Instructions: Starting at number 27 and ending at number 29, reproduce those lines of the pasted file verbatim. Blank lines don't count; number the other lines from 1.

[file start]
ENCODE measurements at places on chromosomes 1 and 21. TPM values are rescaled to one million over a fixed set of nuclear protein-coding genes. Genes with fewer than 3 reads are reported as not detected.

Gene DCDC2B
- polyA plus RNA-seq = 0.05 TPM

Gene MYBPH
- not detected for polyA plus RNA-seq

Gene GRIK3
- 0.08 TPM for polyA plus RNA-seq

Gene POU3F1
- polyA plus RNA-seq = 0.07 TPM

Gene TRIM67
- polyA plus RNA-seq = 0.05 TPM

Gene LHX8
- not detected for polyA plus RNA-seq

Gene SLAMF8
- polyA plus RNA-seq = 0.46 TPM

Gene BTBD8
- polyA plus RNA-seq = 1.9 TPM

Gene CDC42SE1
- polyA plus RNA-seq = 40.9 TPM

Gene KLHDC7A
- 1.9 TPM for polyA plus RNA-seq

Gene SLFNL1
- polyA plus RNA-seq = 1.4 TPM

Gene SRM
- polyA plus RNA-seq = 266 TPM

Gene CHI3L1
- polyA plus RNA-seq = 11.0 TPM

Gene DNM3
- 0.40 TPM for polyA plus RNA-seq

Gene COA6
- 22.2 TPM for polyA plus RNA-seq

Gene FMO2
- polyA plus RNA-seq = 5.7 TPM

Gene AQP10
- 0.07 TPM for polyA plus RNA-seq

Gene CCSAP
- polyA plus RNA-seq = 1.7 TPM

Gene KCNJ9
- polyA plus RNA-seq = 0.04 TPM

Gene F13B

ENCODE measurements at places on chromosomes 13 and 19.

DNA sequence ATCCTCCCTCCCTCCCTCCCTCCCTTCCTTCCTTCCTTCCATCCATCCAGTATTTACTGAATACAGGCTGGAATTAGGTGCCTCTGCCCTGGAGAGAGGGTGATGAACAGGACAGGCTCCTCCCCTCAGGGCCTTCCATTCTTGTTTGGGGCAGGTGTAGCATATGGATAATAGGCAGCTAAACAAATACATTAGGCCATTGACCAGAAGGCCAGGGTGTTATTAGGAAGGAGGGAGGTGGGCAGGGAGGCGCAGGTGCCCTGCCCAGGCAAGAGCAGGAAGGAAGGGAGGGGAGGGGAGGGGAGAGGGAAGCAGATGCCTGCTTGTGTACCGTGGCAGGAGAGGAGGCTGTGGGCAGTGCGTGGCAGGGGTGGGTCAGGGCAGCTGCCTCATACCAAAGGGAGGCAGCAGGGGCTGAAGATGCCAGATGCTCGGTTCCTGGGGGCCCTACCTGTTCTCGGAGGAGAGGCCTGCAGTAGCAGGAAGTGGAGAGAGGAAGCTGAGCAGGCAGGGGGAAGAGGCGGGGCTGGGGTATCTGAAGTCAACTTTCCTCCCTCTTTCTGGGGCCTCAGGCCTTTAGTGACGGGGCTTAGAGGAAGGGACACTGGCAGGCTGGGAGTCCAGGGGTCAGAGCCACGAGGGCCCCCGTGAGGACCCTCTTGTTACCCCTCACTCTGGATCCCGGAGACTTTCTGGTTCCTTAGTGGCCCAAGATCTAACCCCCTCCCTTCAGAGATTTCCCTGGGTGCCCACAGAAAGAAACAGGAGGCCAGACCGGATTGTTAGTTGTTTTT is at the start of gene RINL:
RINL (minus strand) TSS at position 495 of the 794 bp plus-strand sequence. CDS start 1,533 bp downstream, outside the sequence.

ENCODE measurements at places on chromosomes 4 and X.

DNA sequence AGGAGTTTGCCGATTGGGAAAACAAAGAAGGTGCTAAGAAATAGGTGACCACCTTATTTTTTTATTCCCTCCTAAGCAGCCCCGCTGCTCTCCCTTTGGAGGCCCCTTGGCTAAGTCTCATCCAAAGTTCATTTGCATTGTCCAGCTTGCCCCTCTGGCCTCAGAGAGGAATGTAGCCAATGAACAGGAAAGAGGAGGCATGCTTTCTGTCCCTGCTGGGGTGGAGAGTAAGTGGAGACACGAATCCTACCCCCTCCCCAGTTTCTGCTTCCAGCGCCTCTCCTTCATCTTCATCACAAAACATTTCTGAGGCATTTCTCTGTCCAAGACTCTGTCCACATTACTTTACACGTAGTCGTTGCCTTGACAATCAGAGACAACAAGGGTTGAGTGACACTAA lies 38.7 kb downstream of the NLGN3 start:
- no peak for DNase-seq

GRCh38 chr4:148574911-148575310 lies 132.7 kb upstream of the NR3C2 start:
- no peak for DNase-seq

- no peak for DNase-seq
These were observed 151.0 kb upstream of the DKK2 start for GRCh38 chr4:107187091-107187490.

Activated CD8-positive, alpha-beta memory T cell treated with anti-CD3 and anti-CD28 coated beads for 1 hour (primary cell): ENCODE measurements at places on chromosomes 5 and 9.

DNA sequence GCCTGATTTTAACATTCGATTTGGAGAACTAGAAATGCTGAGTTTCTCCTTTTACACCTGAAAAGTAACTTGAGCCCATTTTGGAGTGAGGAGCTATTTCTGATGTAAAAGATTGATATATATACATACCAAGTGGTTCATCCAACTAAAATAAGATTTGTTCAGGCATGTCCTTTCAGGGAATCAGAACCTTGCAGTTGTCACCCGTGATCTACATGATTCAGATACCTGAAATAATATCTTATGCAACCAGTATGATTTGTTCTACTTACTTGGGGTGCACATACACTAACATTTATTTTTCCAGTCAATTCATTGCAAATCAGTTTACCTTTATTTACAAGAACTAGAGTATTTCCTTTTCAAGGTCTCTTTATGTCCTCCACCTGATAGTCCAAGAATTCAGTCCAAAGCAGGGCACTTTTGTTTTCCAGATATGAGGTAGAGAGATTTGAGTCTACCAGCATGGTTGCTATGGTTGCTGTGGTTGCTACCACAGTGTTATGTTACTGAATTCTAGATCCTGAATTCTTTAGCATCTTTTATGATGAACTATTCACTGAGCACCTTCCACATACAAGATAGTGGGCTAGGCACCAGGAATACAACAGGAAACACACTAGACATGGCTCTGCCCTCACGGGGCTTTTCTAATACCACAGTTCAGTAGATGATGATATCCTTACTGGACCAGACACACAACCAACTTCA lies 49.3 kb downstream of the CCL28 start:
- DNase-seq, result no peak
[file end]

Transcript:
- polyA plus RNA-seq = 11.0 TPM

Gene DNM3
- 0.40 TPM for polyA plus RNA-seq